Extreme levels of blood-borne alcohol may result in coma or death.
Alcohol intoxication is the result of drinking alcohol such that it enters the bloodstream faster than it can be metabolized by the body.
Acetate is used by the muscle cells to produce acetyl-Co A using the enzyme acetyl-Co A synthetase, and the acetyl-Co A is then used in the citric acid cycle.
As drinking increases, people become sleepy, or fall into a stupor.
CNS depression and impaired motor co-ordination along with poor judgment increases the likelihood of accidental injury occurring.
In addition to respiratory failure and accidents caused by effects on the central nervous system, alcohol causes significant metabolic derangements.
Because these may have varying reliability and may produce different results than the tests used for law-enforcement purposes, the results from such devices should be conservatively interpreted.
Many informal intoxication tests exist, which, in general, are unreliable and not recommended as deterrents to excessive intoxication or as indicators of the safety of activities such as motor vehicle driving, heavy equipment operation, machine tool use, etc.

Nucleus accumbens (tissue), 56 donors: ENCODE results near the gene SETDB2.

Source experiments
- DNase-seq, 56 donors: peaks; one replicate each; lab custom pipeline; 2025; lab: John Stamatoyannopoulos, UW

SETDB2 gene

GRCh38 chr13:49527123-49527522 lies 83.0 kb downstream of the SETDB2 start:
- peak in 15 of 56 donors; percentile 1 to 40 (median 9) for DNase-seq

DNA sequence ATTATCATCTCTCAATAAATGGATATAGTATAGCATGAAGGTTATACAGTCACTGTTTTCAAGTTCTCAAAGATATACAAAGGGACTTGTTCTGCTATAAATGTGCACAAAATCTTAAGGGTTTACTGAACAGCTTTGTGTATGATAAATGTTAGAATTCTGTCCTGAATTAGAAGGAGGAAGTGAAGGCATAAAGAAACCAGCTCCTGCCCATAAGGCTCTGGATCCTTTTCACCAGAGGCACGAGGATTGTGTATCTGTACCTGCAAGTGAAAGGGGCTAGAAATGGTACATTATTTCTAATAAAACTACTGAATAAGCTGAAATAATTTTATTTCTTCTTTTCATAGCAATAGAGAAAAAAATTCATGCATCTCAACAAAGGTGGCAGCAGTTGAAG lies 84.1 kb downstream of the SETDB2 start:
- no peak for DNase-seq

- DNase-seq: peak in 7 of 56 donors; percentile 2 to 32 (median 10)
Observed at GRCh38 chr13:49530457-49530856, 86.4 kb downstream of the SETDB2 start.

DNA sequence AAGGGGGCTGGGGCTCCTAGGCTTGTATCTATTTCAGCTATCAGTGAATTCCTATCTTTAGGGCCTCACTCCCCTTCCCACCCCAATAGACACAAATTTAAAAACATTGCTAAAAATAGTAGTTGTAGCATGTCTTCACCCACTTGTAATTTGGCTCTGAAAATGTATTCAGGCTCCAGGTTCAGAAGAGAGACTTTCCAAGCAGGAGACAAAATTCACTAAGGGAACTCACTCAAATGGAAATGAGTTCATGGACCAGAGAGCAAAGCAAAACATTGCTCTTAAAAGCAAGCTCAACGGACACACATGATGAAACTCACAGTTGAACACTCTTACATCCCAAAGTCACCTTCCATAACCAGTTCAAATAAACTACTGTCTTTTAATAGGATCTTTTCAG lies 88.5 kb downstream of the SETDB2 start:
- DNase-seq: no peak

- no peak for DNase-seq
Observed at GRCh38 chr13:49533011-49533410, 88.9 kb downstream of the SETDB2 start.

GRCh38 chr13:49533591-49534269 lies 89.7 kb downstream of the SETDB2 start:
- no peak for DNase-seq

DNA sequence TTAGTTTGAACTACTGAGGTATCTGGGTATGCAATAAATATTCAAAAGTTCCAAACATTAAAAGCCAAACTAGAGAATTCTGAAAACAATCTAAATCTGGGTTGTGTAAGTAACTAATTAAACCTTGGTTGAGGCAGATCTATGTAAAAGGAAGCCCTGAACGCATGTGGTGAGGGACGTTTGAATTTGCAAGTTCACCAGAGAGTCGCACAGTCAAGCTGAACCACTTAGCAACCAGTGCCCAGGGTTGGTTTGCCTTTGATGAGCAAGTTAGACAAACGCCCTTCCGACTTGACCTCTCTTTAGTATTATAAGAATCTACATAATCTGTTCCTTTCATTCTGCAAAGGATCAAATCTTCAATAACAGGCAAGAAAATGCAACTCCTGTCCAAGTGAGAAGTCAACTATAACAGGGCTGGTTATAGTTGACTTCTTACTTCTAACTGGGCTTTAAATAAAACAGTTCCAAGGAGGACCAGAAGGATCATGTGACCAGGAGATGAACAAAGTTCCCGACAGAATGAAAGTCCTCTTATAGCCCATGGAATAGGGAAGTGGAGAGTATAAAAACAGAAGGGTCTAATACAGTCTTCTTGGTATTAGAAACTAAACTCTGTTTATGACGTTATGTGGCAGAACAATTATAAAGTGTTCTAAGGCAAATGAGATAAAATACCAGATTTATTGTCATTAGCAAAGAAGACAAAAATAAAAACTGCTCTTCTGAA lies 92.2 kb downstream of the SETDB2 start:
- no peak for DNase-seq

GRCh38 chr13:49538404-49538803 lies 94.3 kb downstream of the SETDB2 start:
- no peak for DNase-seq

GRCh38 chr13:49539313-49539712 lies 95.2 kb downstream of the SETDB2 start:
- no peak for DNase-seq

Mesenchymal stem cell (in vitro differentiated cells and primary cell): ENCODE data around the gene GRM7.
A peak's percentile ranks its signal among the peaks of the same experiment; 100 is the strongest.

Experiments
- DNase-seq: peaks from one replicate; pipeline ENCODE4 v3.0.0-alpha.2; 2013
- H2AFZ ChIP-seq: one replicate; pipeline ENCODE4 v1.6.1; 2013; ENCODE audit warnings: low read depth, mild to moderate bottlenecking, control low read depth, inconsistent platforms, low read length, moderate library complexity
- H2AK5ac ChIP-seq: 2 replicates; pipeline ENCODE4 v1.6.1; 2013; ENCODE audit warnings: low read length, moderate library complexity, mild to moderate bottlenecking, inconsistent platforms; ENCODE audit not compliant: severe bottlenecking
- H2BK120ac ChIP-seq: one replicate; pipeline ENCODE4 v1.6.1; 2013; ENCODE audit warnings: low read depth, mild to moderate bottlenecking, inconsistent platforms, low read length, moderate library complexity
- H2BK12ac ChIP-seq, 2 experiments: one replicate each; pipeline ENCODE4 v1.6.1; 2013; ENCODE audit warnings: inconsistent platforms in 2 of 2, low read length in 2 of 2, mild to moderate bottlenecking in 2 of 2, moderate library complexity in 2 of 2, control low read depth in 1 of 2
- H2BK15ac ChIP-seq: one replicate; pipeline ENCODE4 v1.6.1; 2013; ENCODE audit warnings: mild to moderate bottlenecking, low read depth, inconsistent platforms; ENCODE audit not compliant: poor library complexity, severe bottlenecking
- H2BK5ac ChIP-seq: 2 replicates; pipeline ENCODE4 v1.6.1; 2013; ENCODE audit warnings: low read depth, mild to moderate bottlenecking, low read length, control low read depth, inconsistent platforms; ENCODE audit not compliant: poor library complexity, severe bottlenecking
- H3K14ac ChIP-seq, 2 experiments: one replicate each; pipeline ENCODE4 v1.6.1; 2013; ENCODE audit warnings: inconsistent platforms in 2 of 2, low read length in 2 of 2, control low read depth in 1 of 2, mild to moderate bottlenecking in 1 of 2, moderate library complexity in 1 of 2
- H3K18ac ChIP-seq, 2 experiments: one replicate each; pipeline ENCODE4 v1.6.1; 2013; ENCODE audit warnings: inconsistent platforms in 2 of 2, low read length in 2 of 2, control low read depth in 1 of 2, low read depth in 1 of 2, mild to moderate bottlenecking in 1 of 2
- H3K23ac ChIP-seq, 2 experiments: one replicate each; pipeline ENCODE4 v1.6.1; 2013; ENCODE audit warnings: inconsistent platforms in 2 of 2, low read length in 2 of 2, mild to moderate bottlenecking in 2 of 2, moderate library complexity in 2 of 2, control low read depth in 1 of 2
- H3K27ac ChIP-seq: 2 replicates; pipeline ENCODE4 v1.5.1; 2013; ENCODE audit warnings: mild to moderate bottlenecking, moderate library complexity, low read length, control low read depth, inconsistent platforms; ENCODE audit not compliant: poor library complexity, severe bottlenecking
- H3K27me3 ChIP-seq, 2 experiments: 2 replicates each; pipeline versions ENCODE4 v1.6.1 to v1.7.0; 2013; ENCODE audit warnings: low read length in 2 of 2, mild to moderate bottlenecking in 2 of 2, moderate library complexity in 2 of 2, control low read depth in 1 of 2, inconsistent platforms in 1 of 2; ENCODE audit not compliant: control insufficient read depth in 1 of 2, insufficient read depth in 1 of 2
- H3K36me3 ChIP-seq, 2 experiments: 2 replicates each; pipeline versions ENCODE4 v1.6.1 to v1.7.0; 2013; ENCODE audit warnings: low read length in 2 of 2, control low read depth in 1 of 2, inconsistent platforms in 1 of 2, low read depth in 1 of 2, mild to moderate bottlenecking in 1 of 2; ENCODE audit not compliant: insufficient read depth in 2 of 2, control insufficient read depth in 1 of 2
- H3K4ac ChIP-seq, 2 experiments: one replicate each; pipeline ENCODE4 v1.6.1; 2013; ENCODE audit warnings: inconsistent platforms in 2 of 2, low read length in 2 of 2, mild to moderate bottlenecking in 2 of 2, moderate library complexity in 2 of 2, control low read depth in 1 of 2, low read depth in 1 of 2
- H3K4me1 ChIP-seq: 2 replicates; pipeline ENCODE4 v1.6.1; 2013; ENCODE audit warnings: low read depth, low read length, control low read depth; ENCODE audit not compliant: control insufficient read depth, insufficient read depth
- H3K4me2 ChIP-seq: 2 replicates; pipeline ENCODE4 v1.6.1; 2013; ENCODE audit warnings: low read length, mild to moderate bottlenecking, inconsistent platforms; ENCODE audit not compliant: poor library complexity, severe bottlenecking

Despite this widespread use and alcohol's legality in most countries, many medical sources tend to describe any level of alcohol intoxication as a form of poisoning due to ethanol's damaging effects on the body in large doses.In some systems, these effects are facilitatory and in others inhibitory.Among the neurotransmitter systems with enhanced functions are: GABA The result of these direct effects is a wave of further indirect effects involving a variety of other neurotransmitter and neuropeptide systems, leading finally to the behavioural or symptomatic effects of alcohol intoxication.Ethanol is metabolised to acetaldehyde by alcohol dehydrogenase (ADH), which is found in many tissues, including the gastric mucosa.Acetaldehyde is metabolised to acetate by acetaldehyde dehydrogenase (ALDH), which is found predominantly in liver mitochondria.Law enforcement officers in the United States of America often use breathalyzer units and field sobriety tests as more convenient and rapid alternatives to blood tests.There are also various models of breathalyzer units that are available for consumer use.Several well-known criteria can be used to establish a probable diagnosis.For a physician in the acute-treatment setting, acute alcohol intoxication can mimic other acute neurological disorders, or is frequently combined with other recreational drugs that complicate diagnosis and treatment.After a very high level of consumption, the respiratory system becomes depressed and the person will stop breathing.Comatose patients may aspirate their vomit (resulting in vomitus in the lungs, which may cause "drowning" and later pneumonia if survived).